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Studio: international art — 1.1893

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A Thibetan Teapot

____ dities. Yet a few bales of the curious and interest-

ATHIBETAN TEAPOT. . f ,... . . . , ,

ing carpets of Khoten, or an occasional example of
The use of a variety of metals in the metal-work or woven silk fabric, may sometimes
construction of an object is one which tempt the trader to barter,
obtains largely in various Eastern This vessel is made of copper mounted with brass
countries. The and inlaid with silver. The method of mounting
intermixture of one metal with another is probably of Chinese
brass and copper origin, and is akin to the mounting of porcelain
in English and and enamel with ormolu, a practice adopted in the
American made East as well as in Europe. The idea of mounting
lamps and candle- porcelain and enamel in this manner was doubtless
sticks, which has to add somewhat to their security, and to lessen
recently become their liability to breakage. But in the matter of
so common, had the teapot it is doubtful whether any really useful
its inception in end is served by its being so treated. The orna-
Eastern methods, mental value of the juxtaposition of the metals and
But it is some- a general enrichment of effect was doubtless all
what strange that that was aimed at.
ornament at the base of {he eastern yfojfc The copper body of this object is plain, with the

has not been more hammer marks slightly in evidence. The brass
thoroughly studied by our designers than appears mounts round the upper rim of the neck, down
to have been the case; for there are numerous each side of the body and around the foot, are
ideas capable of adapta- rather elaborately worked

tion for Western use which ^&jAr~^ in relief in a sort of leaf-

would ;» well worth the ^ -'^^^l^^^wL. scroil> thc ground being

while oi careful analysis '"'•^^^^Sg^®^^ cut away (a Jour) to show

b\ thos. interested in the f \. the coPPer underneath,

production of artistic t'T^^^rjiifc^ V T'"' Buddhistil orna~

metal-work. The Ameri- • ^^^S^S^SStK^t || ments in silver, which are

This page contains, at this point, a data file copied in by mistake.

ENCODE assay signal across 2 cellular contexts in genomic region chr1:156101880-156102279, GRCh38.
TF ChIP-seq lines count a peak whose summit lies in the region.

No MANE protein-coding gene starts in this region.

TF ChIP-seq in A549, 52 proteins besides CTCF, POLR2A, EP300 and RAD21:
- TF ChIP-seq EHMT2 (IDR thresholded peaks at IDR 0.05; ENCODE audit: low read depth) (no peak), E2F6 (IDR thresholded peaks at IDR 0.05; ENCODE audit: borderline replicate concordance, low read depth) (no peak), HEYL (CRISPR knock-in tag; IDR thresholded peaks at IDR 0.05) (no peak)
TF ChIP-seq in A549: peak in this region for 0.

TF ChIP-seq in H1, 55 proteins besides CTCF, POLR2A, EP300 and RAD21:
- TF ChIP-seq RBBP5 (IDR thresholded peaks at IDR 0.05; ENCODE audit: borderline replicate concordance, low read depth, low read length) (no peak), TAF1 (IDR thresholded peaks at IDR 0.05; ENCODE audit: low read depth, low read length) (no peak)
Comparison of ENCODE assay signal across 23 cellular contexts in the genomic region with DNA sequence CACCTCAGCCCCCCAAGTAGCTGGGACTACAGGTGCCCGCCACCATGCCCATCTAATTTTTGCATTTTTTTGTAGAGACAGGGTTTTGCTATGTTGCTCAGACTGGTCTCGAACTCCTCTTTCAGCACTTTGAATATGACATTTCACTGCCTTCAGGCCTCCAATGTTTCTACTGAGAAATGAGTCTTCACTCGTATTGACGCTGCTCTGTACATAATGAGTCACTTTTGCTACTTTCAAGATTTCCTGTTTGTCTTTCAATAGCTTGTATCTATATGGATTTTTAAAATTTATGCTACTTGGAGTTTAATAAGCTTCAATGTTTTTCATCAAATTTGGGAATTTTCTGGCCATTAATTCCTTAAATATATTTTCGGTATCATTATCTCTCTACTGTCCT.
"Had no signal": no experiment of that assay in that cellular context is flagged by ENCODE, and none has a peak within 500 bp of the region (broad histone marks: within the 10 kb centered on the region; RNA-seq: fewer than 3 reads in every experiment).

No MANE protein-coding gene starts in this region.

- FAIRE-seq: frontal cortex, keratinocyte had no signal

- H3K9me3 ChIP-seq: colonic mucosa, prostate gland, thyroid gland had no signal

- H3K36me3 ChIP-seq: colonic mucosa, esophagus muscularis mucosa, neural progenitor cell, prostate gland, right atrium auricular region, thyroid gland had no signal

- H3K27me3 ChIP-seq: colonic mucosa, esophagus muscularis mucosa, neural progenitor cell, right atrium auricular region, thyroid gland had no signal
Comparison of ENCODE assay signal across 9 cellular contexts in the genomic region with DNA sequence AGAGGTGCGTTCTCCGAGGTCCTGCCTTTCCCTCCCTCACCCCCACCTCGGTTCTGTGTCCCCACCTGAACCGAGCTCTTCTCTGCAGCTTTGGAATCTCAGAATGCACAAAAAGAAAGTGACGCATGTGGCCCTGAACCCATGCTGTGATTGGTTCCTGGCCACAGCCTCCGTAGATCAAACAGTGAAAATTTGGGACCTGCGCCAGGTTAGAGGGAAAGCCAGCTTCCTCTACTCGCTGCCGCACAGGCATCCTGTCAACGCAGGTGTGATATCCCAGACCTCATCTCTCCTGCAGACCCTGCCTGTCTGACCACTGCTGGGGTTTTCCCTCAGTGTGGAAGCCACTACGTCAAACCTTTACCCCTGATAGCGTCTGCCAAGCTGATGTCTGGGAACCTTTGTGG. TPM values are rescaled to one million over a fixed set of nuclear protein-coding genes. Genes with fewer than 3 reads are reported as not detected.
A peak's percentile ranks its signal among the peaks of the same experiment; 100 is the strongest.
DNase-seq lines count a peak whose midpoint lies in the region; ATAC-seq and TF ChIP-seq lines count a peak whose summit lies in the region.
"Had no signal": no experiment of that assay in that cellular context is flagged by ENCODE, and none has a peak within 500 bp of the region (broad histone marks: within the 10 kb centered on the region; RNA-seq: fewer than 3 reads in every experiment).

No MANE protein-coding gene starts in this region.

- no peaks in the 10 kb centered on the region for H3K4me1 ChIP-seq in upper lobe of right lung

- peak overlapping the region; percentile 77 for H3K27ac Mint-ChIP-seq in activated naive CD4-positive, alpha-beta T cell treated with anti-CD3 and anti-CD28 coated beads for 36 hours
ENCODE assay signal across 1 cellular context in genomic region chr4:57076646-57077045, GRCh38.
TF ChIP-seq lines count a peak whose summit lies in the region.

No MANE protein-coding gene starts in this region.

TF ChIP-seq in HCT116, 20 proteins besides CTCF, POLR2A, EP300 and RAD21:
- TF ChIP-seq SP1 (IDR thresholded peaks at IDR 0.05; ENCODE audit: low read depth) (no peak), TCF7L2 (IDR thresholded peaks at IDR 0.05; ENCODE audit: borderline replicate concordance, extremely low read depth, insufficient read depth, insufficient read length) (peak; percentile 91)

cans have probably bor- 'M^^?^S^iL^^S^BB^J§^ incrusted at intervals upon

rowed mor. freeh ol al/jf '^^^^^j^^^^BmJ lhe brass-work, are verj

Easten ideas than has |Mf/ '''^W^^M^^^^m nnd>'worked and nnishcd-

been the case in Europe. IBS-'**- "$^^SmS^^^HB!p T'1C sl'out and handlu :l"
Many of the delightful ^^^■■^f^^^Pjj^^^^^m' ontire,-v coalcd with thin

productions in silver of ^^^P^^^^^^^^^P^ brass, the base of the spout

Messrs. Tiffany & Co. are ^^^^^^^SBSB^^ being enriched with an in-

clever, although direct •^^MjgSBPp #1 teresting bit of ornament,

imitations from the Japan- 1^^SKBBmmf^ ' The knob and upper por-

ese ; and it has been open tion of the lid are also in

for any of our metal- brass. The brass orna-

workers to have done equally good work, had they ments are rivetted to the copper body with copper
studied the specimens of bronze plaques which rivets. The interior of the teapot is tinned over,
are among the most interesting of the objects in the
Japanese Court of the South Kensington Museum.

The teapot here illustrated, was purchased in the
bazaar of Srinagar in Kashmir, where it had been
brought by one of the traders who make periodic
journeys to Ladak for trading purposes; which
journeys are sometimes prolonged thence even
unto Kashgar or to Lhassa. It is not often that The peculiar interest of the vessel to the designer
the more artistic productions of these far-away and metal-worker is the brass and silver work on
cities, so difficult of access, are purchased by the the copper, and some useful and valuable hints
native traders. Silk, wool, and churras, are doubt- are doubtless to be obtained from it, by those who
less more portable and more marketable commo- can assimilate and adapt ideas. C. H.

detail ok ornament around the neck ok the teapot